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Foolish language undermining Liberals boats policy

January 11, 2014

11 January 2014

“We want them to go back to the country from which they came, that’s what we want. Every single one of the recent arrivals has come to Australia through a series of other countries where they could easily have claimed asylum.” That was Prime Minister Tony Abbott earlier in the week on Channel 10’s Wake Up program. Wake Up is aptly the title of the show, as language like “We want them to go back to the country from which they came” is where the right side of politics falls apart. That expression was a catch-cry back in the days when there was a general resentment to widespread immigration in general, usually as a result of the associated social problems at the slow pace of integration by some migrants. These days is far different, with almost all Australians recognising the value of the nation’s immigration policies and are patient that integration might take a generation or two, and that many of the problems were just by a few and usually less than that from the existing population. The issue of asylum seekers by illegal boats is a fundamentally different proposition.

The LNP were elected at the September 2013 election clearly with a mandate to fix the problem of illegal boats arrivals. They should go about their business doing it, explain it more appropriately, and let the results speak for themselves. The other side of politics, which has no credibility on the subject, often does the opposite. Full of glossy, idealistic language; rubbish on solutions and policies. As identified by the inquiry under the preceding Gillard/Rudd government, there should not be an advantage gained by arriving in Australia by an unauthorised by boat. Attempting to stay after arriving by plane, you get tracked down and tossed out.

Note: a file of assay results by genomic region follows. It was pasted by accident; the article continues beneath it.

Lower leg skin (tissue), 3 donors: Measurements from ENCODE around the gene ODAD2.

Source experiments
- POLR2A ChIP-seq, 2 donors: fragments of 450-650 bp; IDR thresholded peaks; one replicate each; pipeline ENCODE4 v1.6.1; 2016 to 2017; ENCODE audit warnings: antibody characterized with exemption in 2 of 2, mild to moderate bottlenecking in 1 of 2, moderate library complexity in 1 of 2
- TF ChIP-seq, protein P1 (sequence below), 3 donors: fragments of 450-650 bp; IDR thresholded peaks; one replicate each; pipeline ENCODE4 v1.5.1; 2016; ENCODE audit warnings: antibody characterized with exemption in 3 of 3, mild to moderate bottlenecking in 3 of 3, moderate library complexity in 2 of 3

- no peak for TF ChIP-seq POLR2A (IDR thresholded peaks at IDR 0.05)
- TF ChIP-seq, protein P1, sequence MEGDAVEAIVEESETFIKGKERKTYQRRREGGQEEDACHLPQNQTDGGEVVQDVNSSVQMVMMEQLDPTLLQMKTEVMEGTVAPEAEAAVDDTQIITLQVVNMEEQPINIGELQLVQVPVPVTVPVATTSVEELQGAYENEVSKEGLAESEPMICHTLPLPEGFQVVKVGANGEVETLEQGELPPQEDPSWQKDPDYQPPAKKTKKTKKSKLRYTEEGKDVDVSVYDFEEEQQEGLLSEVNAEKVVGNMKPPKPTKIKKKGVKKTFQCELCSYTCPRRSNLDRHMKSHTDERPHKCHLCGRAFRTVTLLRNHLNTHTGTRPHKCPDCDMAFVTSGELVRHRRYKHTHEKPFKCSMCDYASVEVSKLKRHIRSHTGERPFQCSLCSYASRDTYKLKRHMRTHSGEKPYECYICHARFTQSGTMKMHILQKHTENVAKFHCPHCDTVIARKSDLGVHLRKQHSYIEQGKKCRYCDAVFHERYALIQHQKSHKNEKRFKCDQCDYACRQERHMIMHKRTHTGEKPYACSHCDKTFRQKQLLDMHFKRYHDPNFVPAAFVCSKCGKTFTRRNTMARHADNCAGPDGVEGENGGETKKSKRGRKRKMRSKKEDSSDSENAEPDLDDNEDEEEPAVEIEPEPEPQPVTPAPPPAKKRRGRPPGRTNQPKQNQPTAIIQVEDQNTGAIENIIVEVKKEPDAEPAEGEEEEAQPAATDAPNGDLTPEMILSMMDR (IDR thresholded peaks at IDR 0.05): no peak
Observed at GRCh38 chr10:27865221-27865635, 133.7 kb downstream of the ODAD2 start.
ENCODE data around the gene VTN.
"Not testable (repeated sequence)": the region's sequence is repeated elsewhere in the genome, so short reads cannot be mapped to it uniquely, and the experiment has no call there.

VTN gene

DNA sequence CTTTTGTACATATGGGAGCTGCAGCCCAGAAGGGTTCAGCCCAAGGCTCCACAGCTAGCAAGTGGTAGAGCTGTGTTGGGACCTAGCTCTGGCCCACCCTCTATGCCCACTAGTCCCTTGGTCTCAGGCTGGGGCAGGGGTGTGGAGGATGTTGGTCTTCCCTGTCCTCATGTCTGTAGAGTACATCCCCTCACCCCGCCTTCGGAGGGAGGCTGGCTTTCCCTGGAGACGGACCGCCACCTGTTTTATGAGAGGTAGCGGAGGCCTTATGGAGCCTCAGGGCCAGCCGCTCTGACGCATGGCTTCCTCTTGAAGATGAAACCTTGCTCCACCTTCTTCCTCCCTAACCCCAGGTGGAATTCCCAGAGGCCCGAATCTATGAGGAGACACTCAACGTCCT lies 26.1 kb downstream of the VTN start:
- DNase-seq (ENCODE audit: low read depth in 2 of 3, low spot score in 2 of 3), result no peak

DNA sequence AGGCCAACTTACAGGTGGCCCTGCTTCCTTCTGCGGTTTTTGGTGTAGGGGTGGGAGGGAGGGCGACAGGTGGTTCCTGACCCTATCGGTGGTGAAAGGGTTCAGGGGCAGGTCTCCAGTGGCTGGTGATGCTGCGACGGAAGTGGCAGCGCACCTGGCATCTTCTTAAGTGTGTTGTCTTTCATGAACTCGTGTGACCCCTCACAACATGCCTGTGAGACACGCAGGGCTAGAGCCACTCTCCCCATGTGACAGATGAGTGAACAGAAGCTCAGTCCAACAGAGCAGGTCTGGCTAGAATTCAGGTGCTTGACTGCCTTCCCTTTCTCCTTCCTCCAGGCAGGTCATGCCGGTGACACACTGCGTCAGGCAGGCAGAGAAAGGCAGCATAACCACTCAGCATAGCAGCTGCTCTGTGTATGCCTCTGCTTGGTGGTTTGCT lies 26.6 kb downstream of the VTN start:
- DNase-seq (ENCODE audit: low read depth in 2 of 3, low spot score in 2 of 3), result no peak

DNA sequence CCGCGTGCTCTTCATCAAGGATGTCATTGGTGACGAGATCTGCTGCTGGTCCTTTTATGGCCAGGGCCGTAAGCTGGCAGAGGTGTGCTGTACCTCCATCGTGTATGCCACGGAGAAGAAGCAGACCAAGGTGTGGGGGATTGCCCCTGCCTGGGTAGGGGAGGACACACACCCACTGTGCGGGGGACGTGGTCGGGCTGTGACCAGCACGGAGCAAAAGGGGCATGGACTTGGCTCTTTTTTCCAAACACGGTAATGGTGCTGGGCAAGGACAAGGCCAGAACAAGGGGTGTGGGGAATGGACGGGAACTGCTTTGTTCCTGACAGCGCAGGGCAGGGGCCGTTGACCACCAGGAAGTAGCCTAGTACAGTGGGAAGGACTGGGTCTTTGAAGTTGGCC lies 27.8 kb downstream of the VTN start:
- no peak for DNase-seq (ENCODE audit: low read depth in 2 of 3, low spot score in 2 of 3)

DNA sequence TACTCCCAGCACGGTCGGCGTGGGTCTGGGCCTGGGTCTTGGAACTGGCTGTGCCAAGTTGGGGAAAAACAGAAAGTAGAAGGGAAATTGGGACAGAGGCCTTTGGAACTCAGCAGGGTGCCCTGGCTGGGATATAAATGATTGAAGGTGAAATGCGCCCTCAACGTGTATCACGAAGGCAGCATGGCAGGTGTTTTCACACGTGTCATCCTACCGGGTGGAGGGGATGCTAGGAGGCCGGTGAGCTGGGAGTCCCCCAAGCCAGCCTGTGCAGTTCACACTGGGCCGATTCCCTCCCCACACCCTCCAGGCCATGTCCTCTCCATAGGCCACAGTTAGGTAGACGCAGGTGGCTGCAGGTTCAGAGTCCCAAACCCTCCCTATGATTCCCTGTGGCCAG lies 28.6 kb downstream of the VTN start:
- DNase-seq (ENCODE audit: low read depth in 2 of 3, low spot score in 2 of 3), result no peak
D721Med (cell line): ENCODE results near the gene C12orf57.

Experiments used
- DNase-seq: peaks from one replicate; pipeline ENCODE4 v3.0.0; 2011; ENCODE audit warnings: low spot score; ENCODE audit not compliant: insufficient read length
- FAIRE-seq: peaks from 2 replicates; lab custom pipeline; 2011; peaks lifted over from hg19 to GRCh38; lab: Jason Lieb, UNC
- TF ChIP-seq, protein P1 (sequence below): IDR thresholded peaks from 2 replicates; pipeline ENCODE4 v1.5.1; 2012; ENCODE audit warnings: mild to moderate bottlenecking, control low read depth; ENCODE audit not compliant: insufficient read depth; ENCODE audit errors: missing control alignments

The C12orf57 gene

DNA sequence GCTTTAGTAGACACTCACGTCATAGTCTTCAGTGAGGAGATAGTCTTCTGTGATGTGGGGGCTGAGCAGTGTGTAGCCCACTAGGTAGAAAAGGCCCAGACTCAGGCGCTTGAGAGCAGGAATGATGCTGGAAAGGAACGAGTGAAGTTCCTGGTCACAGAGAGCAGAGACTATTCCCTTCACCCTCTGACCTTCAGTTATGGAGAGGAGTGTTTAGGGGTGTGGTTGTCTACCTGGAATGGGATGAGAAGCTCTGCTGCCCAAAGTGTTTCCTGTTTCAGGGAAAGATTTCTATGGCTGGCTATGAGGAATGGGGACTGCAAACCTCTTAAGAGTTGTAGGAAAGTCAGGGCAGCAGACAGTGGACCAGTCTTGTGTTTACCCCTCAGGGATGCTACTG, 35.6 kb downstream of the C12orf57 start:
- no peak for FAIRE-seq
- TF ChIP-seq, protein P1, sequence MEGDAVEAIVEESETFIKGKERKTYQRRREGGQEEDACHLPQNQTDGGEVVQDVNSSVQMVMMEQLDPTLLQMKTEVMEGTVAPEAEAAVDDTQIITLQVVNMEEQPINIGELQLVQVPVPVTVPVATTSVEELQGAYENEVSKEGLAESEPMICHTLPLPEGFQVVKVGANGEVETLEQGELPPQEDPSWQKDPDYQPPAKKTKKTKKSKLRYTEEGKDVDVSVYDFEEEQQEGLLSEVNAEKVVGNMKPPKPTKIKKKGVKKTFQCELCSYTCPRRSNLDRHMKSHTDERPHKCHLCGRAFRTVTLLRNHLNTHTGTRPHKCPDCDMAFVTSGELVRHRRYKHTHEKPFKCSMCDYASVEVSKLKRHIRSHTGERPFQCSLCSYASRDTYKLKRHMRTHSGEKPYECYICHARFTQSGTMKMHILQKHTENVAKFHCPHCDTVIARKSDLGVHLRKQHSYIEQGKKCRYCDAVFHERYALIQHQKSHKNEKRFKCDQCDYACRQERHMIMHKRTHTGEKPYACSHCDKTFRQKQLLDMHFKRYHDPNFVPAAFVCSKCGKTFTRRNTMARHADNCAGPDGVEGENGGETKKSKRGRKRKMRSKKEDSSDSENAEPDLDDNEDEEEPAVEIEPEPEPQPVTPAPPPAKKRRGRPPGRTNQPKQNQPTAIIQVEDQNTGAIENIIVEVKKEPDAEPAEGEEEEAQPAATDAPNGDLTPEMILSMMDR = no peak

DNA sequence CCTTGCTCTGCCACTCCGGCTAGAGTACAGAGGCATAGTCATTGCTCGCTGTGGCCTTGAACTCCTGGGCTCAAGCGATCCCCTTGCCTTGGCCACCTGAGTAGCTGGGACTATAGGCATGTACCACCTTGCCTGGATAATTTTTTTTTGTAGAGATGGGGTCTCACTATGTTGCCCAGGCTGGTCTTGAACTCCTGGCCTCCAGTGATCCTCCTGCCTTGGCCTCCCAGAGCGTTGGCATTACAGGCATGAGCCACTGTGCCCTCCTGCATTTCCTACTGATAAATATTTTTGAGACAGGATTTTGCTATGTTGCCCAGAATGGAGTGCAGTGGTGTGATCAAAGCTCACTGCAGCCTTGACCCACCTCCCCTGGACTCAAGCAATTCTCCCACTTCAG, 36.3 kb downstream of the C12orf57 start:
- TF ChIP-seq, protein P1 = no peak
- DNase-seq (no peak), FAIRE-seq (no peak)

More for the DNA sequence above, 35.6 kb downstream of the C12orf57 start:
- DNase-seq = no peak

There are over 40 million legitimate refugees waiting in camps for relocation, some of them been there decades, including generations of families. The essence of the argument is Australia’s priorities should be to them, not the 1% elitist wealthy that can afford to use smugglers and cheat the system. Remember the “We are the 99%” campaign and Occupy Movement against the concentration of wealth of the top 1%? Strange how the same activists there, when it comes to asylum seekers now, direct their help to the 1% (or even less) of concentrated wealth. Second, there’s the danger involved of drowning at sea – currently reported at 4% of those attempt to come. Those are the boats known to sink; there’s no doubt others. The wreck on Christmas Island was the clincher. Long have Australians been treated to sympathetic images of wretched-looking people arriving on flimsy boats, now they saw the true tragedy of Australia’s lax border controls, of which Greens senator Sarah Hanson-Young flippantly belched about drowning people tossed onto rocks, “Tragedies Happen”. While some on that side of politics might seem accepting of such a sacrifice of life for the benefit of those that do arrive, most Australians won’t, nor is it appropriate for a national government to offer such a lure.